Fifty percent of unemployed youth ages 16-21 are functionally illiterate with no prospects of obtaining good jobs, according to U.S. government researchers.
That is a scary statistic to consider. Teachers of every grade level are striving to educate children so that they become adults with satisfying careers.
But current statistics provide a sobering view of reading and literacy skills for children and adolescents in the United States. Educators have a uphill battle to increase literacy and raise the level of basic reading skills for all students.
Organizations such as the National Assessment of Educational Progress (NAEP) and the International Association for the Evaluation of Educational Achievement (IEA) continually review reading and literacy skills in students in the U.S. and compare them to students in other countries.
In positive results, the United States ranks second behind Finland in fourth-grade students (9 years of age) who score well in reading comprehension, according to the National Center for Education Statistics. In 2000, these students expressed that they read for fun, with 87 percent taking the initiative to read on their own at least once a month.
However, more than 37 percent of fourth-graders are not reading at the basic level in their grade, and 26 percent of eighth-graders are not reading at their basic level. The Family Literacy Centers also predicts that if a child is not proficiently reading by the fourth grade, he or she will have a 78 percent chance of not catching up with classmates.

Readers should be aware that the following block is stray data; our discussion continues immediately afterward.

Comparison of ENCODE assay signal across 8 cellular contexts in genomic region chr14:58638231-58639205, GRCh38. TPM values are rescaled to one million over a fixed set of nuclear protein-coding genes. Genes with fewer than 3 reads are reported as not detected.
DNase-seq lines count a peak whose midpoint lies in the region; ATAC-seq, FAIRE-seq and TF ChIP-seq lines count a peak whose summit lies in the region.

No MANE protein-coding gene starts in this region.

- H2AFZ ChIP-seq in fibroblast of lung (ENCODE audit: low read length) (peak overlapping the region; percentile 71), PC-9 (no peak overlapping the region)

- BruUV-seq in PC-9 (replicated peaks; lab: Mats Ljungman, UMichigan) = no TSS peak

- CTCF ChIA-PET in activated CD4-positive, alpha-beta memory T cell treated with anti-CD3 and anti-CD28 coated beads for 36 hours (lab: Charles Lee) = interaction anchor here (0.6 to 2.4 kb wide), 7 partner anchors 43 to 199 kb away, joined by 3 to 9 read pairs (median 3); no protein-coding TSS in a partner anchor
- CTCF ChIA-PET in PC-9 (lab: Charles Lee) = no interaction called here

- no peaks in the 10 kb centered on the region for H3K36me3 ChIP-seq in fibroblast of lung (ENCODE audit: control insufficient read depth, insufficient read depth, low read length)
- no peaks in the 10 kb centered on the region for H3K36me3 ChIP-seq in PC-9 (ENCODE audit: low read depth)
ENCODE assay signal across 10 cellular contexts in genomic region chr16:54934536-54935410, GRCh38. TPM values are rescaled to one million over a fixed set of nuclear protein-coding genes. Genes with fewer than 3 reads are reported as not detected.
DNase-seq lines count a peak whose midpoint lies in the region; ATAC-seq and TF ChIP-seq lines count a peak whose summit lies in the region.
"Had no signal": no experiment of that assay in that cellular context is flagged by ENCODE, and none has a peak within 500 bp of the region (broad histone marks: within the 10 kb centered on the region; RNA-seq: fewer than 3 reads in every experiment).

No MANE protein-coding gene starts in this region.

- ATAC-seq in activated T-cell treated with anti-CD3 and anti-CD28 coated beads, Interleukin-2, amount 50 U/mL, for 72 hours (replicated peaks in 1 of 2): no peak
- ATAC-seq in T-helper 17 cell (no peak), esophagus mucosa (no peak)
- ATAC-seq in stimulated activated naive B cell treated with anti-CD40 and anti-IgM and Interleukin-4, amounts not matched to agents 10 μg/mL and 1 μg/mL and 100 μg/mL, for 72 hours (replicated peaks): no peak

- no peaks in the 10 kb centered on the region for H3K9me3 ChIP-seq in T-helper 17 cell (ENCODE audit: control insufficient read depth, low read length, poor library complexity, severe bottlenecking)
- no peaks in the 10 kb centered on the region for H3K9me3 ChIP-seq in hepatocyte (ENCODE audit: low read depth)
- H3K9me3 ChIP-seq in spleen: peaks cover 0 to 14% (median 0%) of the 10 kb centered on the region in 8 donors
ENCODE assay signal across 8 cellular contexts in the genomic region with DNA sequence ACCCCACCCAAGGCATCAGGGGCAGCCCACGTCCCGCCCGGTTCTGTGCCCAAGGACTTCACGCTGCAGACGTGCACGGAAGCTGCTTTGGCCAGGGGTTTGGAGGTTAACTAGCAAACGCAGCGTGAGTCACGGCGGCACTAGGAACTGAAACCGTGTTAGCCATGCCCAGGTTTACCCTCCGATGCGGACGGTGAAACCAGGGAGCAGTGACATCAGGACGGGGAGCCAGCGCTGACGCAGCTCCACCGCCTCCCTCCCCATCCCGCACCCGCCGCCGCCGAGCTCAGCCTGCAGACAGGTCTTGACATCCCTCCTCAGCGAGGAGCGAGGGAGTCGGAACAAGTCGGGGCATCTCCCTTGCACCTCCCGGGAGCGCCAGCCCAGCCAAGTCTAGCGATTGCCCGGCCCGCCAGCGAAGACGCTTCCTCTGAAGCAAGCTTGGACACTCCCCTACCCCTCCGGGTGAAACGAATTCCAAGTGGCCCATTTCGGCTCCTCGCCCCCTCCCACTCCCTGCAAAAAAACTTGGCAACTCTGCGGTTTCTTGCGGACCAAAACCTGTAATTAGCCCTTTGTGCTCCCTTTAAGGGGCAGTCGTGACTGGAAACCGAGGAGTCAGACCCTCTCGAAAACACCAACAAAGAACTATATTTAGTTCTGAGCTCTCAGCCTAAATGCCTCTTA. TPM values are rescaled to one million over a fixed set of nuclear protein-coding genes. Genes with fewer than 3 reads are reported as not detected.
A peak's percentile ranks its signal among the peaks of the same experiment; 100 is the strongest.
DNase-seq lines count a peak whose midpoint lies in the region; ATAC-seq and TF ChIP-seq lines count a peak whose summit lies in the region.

Statistics also show that 60 to 70 percent of Caucasian students score at or above the national mean, while only 25 to 40 percent of African American students and 35 to 50 percent of Hispanic students score at or above this same level.
To have well-educated adults who read at a high level, students must begin building reading skills at an early age. Literacy programs have been introduced to bring student reading levels up to basic and on to exceptional. The following literacy programs have been successful in helping students and teachers reach this goal, according to the Institution of Education Sciences’ What Works Clearinghouse.
Students who aren’t interested in reading have a hard time achieving good grades. Therefore, it’s crucial for educators to find ways to engage students with reading and other literacy activities. Engagement strategies from the Literacy, Families and Learning blog include:
Practicing these engagement techniques allows children to enjoy reading and can help them become them avid readers with exceptional literacy skills. As the statistics show, good readers have a much better chance of success in the adult world.